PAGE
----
SGA candidates take the stage for debate

Ally Taylor

The Student Government Association sponsored debates between presidential and vice-presidential candidates Tuesday night in the Connelly Center cinema. After waiting 20 minutes for vice-presidential candidate Garrett Olsen to arrive, the debate began at 7:50 p.m. with debate society president Jay Finch moderating the action. Each pair briefly stated their qualifications for the positions, explained their platform and noted major issues they hope to address.

Many concerns revolved around how the candidates plan to structure SGA and reach students.

“SGA needs to start showing the students it cares,” said vice-presidential candidate Mike Capeci. His running-mate, presidential candidate Mark O’Neal, stressed that SGA is accomplishing tasks, but the lack of communication with students makes these achievements unknown to the student body. Their platform, entitled “Your School, Your Way,” promoted a student-friendly student government that keeps everyone well-informed.

To deal with concerns on the 50 percent acceptance rate of SGA applicants this year, opinions differed. O’Neal and Capeci suggested a “the more, the merrier” approach, planning to accept anyone who wants to become involved.

Presidential candidate Ryan Bendinelli and running-mate Diane Ditzel disagreed, stating that the interview process is essential to sort hard-working applicants from the resume-builders. John Von Euw, running with Dave Pedra, also supported the application process, stressing a productive staff with dedicated committee leaders.

One thing all candidates suggested was stronger communication within SGA and with external organizations.

“Our number one priority is to serve the students,” Von Euw said. Their suggestions to increase communication included more “SGA at the Oreo” days, office hours so students would be able to go directly to a member to voice concerns, leadership conferences and a greater presence during Orientation and at the Activities Forum.

Dan Davis, running with Colleen Horn, intends to increase SGA involvement in other campus organizations and clubs.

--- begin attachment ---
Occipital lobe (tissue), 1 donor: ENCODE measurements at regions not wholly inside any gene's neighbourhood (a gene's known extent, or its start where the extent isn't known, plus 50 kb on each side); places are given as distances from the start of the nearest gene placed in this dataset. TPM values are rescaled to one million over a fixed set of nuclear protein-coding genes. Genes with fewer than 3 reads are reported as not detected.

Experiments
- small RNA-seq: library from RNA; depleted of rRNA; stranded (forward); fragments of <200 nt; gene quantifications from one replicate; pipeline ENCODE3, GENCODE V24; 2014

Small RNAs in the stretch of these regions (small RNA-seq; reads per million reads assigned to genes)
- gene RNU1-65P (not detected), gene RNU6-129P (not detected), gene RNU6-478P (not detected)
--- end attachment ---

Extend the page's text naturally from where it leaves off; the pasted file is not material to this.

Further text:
“We want to go to organizations and see what they want from us,” said Horn.

Taking this idea a step further, Bendinelli and Ditzel suggested a “presidents’ board,” which would consist of the presidents from student clubs who would meet to discuss budgets and help each other promote events. They also suggested meetings intended to target specific student issues by enabling anyone to state an opinion in SGA activities.

Candidates Pat Neely and Olsen suggested utilizing available technology and designing a website for students to voice their concerns online.

One of the recurring suggestions was improvements on the student basketball lottery which was stressed by three of the five groups. Bendinelli and Ditzel proposed Wildcard swiping at sporting events other than men’s basketball games, rewarding students who go to some of the less prevalent sporting events on campus with a higher lottery weight.

Von Euw and Pedra suggested a way to track down students who sell tickets to non-students in order to keep the student section entirely students. Davis and Horn expressed more realistic sentiments on the matter.

“We need to be realistic about what we can do to stop them,” said Davis. He and Horn proposed an “internal E-bay” where students could swap/sell tickets, but still keep the tickets on campus.

One question that was asked of Neely and Olsen was about student concerns with the Arts program and its shortcomings in comparison to the College of Commerce and Finance. Neely’s response stressed the importance of this issue and again promoted a website for students where they could voice concerns and connect with other students who have similar concerns, which was the major component of their platform.

Other concerns with academics were tackled by Bendinelli and Ditzel in their platform. They hope to grant students more influence in the core requirements they must take for classes.

The issue of diversity was brought up to Davis and Horn. They suggested increasing student awareness and advocating student organizations intended to promote awareness and tolerance.